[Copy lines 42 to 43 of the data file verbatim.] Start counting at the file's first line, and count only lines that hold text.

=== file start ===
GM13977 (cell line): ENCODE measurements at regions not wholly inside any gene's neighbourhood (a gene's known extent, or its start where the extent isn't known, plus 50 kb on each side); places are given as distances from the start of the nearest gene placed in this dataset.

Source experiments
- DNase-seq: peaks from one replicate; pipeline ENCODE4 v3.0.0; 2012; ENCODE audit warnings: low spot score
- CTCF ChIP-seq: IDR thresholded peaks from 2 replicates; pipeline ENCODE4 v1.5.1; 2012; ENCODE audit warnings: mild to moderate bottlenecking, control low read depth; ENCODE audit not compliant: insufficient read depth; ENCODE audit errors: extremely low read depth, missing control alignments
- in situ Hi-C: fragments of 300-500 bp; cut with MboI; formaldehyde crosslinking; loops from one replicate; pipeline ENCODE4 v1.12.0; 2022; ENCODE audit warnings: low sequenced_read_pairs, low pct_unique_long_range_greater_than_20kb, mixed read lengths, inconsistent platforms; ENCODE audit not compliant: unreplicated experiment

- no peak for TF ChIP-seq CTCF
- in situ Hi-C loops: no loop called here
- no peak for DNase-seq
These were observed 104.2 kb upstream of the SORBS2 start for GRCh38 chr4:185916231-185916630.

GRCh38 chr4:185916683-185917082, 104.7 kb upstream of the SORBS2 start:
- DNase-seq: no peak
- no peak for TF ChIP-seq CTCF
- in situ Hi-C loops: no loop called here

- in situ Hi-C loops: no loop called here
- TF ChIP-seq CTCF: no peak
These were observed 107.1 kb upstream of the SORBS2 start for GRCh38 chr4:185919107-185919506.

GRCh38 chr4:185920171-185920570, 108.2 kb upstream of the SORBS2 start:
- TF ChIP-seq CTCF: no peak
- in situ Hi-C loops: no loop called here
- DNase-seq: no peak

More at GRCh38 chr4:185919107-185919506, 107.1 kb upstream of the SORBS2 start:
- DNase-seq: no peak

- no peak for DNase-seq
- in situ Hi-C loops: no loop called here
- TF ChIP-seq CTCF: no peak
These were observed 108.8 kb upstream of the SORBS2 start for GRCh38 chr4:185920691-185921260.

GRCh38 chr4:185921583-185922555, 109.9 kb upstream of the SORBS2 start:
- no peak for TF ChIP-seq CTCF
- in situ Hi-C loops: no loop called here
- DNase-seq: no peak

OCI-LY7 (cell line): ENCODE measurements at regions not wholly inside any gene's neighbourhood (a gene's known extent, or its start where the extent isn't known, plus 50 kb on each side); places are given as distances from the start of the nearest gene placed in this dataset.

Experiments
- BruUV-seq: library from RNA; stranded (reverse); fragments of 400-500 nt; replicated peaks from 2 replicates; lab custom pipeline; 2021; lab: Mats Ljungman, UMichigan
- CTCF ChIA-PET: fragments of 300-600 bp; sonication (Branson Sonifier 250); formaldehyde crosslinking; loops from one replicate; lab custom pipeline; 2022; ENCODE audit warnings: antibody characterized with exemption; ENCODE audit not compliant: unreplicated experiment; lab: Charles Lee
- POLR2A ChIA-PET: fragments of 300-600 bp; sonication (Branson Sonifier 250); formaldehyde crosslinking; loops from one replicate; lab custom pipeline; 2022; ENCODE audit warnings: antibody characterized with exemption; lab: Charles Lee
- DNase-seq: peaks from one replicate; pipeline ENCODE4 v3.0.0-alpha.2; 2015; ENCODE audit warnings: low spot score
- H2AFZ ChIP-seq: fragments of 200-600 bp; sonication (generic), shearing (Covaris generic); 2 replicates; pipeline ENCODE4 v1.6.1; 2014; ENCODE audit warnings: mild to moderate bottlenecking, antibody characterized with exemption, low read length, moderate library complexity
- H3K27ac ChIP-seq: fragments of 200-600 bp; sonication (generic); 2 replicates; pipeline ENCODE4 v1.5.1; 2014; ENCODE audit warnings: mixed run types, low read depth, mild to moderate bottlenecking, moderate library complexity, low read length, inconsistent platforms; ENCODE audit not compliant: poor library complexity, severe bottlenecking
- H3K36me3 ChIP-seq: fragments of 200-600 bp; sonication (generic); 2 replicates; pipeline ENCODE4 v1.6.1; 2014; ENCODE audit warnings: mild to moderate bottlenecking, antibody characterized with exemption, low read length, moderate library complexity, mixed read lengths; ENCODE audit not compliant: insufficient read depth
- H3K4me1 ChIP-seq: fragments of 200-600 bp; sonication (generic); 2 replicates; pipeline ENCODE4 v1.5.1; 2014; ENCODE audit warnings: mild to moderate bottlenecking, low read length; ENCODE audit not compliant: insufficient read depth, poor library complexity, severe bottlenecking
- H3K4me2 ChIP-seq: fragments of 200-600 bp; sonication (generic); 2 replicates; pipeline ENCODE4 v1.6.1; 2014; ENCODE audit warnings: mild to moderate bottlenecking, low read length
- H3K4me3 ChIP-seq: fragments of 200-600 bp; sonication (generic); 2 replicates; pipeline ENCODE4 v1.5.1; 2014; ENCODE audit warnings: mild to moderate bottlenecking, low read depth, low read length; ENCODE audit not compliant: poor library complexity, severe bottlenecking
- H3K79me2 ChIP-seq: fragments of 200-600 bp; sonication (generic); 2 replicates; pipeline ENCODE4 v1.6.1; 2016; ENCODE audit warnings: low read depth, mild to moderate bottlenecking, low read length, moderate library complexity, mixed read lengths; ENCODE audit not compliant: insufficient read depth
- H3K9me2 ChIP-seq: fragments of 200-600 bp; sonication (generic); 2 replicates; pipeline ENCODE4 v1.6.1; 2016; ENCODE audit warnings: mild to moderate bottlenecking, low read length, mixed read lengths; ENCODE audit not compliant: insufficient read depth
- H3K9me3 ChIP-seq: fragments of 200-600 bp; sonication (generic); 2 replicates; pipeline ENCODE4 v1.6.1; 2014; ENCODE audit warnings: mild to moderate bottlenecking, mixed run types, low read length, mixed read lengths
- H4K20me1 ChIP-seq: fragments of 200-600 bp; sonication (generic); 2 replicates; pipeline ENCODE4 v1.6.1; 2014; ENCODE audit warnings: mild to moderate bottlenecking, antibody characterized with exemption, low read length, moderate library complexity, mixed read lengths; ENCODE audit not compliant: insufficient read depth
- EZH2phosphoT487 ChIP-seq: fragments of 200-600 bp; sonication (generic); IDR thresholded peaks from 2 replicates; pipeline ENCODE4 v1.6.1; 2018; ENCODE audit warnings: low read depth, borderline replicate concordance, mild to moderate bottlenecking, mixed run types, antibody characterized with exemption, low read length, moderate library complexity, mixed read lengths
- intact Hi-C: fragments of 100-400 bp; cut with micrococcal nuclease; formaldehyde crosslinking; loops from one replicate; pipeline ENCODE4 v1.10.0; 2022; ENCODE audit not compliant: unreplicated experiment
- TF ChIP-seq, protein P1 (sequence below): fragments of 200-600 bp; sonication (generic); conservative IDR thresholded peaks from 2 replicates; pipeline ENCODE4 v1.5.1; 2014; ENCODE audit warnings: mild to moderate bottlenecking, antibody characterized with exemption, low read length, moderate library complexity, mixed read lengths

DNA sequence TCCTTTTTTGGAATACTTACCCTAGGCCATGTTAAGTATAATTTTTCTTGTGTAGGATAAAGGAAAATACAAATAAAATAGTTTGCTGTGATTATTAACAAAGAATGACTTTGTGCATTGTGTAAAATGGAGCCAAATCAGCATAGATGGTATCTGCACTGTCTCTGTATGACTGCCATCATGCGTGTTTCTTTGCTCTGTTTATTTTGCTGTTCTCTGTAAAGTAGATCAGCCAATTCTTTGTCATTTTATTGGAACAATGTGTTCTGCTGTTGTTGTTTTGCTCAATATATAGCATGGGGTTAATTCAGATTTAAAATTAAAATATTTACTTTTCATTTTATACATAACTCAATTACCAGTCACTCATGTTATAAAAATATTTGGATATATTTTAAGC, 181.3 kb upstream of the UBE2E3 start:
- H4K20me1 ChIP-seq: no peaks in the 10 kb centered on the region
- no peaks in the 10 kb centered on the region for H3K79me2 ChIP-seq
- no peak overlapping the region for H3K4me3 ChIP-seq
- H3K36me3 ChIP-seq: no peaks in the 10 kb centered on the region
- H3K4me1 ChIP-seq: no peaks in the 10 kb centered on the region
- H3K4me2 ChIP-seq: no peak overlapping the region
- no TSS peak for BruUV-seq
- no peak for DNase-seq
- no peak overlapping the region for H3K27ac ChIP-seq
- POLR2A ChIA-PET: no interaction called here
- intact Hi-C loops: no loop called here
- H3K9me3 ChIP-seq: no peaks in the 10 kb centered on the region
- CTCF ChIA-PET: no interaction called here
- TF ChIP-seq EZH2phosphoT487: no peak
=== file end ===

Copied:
- H3K4me3 ChIP-seq: fragments of 200-600 bp; sonication (generic); 2 replicates; pipeline ENCODE4 v1.5.1; 2014; ENCODE audit warnings: mild to moderate bottlenecking, low read depth, low read length; ENCODE audit not compliant: poor library complexity, severe bottlenecking
- H3K79me2 ChIP-seq: fragments of 200-600 bp; sonication (generic); 2 replicates; pipeline ENCODE4 v1.6.1; 2016; ENCODE audit warnings: low read depth, mild to moderate bottlenecking, low read length, moderate library complexity, mixed read lengths; ENCODE audit not compliant: insufficient read depth